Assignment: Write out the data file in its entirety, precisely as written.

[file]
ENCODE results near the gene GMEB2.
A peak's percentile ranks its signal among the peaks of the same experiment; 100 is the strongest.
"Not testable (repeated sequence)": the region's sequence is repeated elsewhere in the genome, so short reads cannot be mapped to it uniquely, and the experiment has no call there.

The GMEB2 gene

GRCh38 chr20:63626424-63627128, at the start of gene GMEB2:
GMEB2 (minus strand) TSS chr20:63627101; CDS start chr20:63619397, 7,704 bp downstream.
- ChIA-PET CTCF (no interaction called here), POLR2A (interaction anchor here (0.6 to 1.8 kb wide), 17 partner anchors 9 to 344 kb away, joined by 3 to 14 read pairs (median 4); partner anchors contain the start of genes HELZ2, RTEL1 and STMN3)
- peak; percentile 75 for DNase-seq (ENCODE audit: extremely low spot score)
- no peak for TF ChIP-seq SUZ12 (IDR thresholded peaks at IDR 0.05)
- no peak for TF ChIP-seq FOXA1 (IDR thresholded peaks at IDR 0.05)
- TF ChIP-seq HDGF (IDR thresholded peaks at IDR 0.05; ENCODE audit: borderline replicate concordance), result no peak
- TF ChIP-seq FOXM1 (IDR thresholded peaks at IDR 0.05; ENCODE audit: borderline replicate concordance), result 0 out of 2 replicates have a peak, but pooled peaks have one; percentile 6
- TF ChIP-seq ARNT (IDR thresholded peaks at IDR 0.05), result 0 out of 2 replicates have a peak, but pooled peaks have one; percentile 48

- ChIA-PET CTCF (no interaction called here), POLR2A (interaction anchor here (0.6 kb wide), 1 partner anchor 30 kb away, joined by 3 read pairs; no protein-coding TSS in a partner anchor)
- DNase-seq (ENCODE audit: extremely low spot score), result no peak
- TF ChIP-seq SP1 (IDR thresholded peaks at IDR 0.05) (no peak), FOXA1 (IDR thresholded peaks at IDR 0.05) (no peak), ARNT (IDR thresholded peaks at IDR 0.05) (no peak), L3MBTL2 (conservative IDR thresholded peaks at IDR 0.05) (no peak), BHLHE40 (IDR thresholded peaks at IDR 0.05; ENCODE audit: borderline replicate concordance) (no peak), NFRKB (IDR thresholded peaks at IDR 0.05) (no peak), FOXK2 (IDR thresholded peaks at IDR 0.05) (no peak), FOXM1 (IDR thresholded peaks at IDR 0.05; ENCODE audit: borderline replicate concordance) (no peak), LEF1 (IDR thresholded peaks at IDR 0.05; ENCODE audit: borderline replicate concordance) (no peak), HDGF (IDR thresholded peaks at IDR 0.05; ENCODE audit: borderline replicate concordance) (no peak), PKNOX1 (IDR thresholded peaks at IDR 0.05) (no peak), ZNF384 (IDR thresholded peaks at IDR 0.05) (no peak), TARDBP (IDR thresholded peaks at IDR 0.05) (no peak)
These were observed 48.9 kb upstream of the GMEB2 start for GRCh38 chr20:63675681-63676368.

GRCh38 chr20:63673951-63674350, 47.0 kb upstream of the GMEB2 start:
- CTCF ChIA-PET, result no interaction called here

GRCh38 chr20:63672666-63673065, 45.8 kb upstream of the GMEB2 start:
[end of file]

ENCODE results near the gene GMEB2.
A peak's percentile ranks its signal among the peaks of the same experiment; 100 is the strongest.
"Not testable (repeated sequence)": the region's sequence is repeated elsewhere in the genome, so short reads cannot be mapped to it uniquely, and the experiment has no call there.

The GMEB2 gene

GRCh38 chr20:63626424-63627128, at the start of gene GMEB2:
GMEB2 (minus strand) TSS chr20:63627101; CDS start chr20:63619397, 7,704 bp downstream.
- ChIA-PET CTCF (no interaction called here), POLR2A (interaction anchor here (0.6 to 1.8 kb wide), 17 partner anchors 9 to 344 kb away, joined by 3 to 14 read pairs (median 4); partner anchors contain the start of genes HELZ2, RTEL1 and STMN3)
- peak; percentile 75 for DNase-seq (ENCODE audit: extremely low spot score)
- no peak for TF ChIP-seq SUZ12 (IDR thresholded peaks at IDR 0.05)
- no peak for TF ChIP-seq FOXA1 (IDR thresholded peaks at IDR 0.05)
- TF ChIP-seq HDGF (IDR thresholded peaks at IDR 0.05; ENCODE audit: borderline replicate concordance), result no peak
- TF ChIP-seq FOXM1 (IDR thresholded peaks at IDR 0.05; ENCODE audit: borderline replicate concordance), result 0 out of 2 replicates have a peak, but pooled peaks have one; percentile 6
- TF ChIP-seq ARNT (IDR thresholded peaks at IDR 0.05), result 0 out of 2 replicates have a peak, but pooled peaks have one; percentile 48

- ChIA-PET CTCF (no interaction called here), POLR2A (interaction anchor here (0.6 kb wide), 1 partner anchor 30 kb away, joined by 3 read pairs; no protein-coding TSS in a partner anchor)
- DNase-seq (ENCODE audit: extremely low spot score), result no peak
- TF ChIP-seq SP1 (IDR thresholded peaks at IDR 0.05) (no peak), FOXA1 (IDR thresholded peaks at IDR 0.05) (no peak), ARNT (IDR thresholded peaks at IDR 0.05) (no peak), L3MBTL2 (conservative IDR thresholded peaks at IDR 0.05) (no peak), BHLHE40 (IDR thresholded peaks at IDR 0.05; ENCODE audit: borderline replicate concordance) (no peak), NFRKB (IDR thresholded peaks at IDR 0.05) (no peak), FOXK2 (IDR thresholded peaks at IDR 0.05) (no peak), FOXM1 (IDR thresholded peaks at IDR 0.05; ENCODE audit: borderline replicate concordance) (no peak), LEF1 (IDR thresholded peaks at IDR 0.05; ENCODE audit: borderline replicate concordance) (no peak), HDGF (IDR thresholded peaks at IDR 0.05; ENCODE audit: borderline replicate concordance) (no peak), PKNOX1 (IDR thresholded peaks at IDR 0.05) (no peak), ZNF384 (IDR thresholded peaks at IDR 0.05) (no peak), TARDBP (IDR thresholded peaks at IDR 0.05) (no peak)
These were observed 48.9 kb upstream of the GMEB2 start for GRCh38 chr20:63675681-63676368.

GRCh38 chr20:63673951-63674350, 47.0 kb upstream of the GMEB2 start:
- CTCF ChIA-PET, result no interaction called here

GRCh38 chr20:63672666-63673065, 45.8 kb upstream of the GMEB2 start: